UNSW Canberra Public Service Research Group’s Dr Fiona Buick has faced many challenges in her personal life and career. By facing the messy reality and stepping into these challenges head-on, Dr Buick has learnt to be more compassionate, with a clear perspective and confidence. In this very personal interview, Dr Buick shares the challenges she faces each day and the strategies on how she balances it.

What challenges have you had to overcome and how did you do that to get to where you are now?

My career challenges have included being terribly micro-managed early on in my career, which completely eroded my confidence. At the same time, I was working in a role that I found cumbersome and boring; it didn’t stretch or challenge me at all. I now know that the combination meant I wasn’t living some of my core values – having autonomy and being intellectually stimulated and challenged. This was a recipe for a massive crisis in confidence and a dark mental health period for me. At the time, I attributed it to other things, but once I realised what was happening, I moved jobs and saw a psychologist to work through my challenges. What also helped was undertaking my Masters, where I met one of my mentors who has been an immense source of support for me, who continually inspires me to develop and grow and was pivotal in my decision to do my PhD and start a career in academia – a career I absolutely love and aligns with my values.

My personal challenges primarily centre on our children. I am the mother of two beautiful children – an eight-year-old (Harry) and five-year-old (Mia). We had a traumatic experience during childbirth and our son has complex disabilities. Our daughter was diagnosed with Type 1 Diabetes a month before her 2nd birthday (she also has hypothyroidism). The combination means that our parenting journey has been incredibly bumpy at times – this is due to daily challenges that we face (including sleep deprivation!), as well as the massive mental load associated with constantly thinking ahead and making hundreds of decisions regarding diabetes each day. It is also due to the high amount of advocacy work involved in trying to set up a school environment our son can function in, as well as the planning work associated with diabetes management in school. These challenges have been exacerbated over the past three years, with periods of home learning and lots of illness, while juggling dual career responsibilities.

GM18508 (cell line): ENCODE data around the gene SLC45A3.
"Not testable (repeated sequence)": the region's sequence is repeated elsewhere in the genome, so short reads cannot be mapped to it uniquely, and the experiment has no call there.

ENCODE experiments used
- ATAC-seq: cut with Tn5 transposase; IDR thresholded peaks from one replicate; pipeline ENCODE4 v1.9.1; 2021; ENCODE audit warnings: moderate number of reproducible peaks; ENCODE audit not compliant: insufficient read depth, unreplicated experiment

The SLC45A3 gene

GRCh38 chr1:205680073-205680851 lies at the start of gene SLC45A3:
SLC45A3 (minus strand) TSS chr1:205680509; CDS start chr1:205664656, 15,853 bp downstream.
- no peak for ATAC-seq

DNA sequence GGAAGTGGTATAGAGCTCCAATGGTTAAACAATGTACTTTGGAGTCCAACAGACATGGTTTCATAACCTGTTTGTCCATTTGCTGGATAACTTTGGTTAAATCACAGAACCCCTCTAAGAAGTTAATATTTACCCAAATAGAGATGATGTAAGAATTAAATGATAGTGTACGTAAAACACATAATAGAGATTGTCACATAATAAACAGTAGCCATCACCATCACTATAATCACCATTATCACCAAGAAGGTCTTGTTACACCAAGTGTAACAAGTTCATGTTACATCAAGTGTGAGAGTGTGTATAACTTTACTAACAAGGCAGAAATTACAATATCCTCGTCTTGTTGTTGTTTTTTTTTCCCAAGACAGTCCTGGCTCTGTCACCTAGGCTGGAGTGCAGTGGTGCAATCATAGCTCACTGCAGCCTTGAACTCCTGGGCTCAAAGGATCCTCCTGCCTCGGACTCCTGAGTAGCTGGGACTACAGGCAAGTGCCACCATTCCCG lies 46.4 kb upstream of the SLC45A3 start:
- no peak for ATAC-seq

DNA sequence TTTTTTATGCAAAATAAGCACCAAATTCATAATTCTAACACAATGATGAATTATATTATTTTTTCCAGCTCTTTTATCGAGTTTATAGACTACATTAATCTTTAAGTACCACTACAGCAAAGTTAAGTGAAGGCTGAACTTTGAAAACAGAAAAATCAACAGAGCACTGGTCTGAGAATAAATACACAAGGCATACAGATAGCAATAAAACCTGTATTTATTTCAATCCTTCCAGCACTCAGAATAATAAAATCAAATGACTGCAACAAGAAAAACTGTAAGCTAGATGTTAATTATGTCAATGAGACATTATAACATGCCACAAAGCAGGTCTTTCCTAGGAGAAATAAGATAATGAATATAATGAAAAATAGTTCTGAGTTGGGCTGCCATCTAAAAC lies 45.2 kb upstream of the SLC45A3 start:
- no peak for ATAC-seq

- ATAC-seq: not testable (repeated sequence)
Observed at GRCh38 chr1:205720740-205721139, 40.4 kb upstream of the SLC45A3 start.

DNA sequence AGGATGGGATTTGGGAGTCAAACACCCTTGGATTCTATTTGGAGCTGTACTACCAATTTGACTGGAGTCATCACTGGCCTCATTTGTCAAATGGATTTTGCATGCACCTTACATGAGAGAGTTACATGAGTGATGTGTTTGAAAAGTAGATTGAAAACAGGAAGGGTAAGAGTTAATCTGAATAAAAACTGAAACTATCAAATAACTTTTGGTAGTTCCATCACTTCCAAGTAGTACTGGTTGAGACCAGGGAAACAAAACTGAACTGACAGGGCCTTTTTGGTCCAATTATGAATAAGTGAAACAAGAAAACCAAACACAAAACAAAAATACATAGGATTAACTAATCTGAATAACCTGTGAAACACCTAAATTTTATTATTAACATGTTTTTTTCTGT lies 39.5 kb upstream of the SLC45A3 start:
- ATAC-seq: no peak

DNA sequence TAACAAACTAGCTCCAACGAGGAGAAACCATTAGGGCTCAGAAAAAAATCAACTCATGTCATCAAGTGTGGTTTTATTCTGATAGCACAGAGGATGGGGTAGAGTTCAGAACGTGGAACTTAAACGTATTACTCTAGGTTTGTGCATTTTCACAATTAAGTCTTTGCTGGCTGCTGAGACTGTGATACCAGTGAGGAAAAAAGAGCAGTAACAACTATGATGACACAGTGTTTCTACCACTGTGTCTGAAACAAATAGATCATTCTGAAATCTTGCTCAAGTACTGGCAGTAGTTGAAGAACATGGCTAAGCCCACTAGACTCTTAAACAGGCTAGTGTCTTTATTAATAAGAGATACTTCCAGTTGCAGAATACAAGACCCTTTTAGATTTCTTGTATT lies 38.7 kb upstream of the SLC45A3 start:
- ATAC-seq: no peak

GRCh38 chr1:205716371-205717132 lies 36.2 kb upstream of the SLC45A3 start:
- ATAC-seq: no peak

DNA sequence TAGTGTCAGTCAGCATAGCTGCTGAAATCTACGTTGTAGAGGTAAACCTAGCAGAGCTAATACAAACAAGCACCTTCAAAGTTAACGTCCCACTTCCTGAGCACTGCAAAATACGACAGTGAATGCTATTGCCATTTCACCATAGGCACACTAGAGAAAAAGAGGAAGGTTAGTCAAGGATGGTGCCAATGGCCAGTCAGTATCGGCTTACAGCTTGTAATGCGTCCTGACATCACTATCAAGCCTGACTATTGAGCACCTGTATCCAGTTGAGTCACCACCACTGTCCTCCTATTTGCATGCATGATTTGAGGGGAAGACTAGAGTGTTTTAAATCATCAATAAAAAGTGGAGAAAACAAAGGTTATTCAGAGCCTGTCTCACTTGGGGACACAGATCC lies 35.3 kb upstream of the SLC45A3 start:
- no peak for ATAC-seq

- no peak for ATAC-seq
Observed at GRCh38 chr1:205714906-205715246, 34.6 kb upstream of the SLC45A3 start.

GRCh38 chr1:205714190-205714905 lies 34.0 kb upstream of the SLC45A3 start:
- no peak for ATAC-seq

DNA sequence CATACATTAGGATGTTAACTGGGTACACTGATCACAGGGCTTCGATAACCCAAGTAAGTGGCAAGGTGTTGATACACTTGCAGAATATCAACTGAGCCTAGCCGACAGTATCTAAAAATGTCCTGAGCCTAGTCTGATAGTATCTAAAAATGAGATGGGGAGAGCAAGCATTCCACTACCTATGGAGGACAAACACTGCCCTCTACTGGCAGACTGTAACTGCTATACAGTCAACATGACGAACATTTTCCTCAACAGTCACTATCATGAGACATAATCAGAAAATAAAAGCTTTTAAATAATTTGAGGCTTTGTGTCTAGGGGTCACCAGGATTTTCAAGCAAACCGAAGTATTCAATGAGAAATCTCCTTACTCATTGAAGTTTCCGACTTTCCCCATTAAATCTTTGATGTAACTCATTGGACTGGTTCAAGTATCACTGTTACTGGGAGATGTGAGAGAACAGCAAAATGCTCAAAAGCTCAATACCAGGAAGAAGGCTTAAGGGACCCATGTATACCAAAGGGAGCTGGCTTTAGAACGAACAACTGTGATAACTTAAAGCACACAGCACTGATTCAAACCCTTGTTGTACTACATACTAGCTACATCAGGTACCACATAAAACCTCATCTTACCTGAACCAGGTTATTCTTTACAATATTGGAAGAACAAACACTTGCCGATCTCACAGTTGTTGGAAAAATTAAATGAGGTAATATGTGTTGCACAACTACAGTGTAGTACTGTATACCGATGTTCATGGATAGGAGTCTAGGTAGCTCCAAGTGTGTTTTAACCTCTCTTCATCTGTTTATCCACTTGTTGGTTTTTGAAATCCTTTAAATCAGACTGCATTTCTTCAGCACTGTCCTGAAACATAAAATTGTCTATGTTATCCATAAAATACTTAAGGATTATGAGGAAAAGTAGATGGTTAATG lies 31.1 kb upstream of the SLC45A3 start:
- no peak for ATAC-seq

How I have met these challenges is stepping into them and the messy reality of them. This means being more compassionate with myself, and maintaining perspective about what the most important things are in life and ensuring I prioritise them.

Constant communication (and negotiation) with my partner is essential to meeting challenges. This includes both practical elements of our lives (i.e., juggling work calendars, various appointments, domestic and caring responsibilities etc.), as well as the more uncomfortable, emotional aspects. We work well as a team and negotiate various responsibilities well (most of the time!). It is important to both of us that we feel we are on the same page, heading in the same direction.

Finally, I think that central to meeting these challenges have been a supportive workplace – the School of Business is an incredible place to work, with very supportive leadership and colleagues. The ability to work flexibly (both in timing and location of work) has been integral to juggling it all and maintaining my mental health and well-being.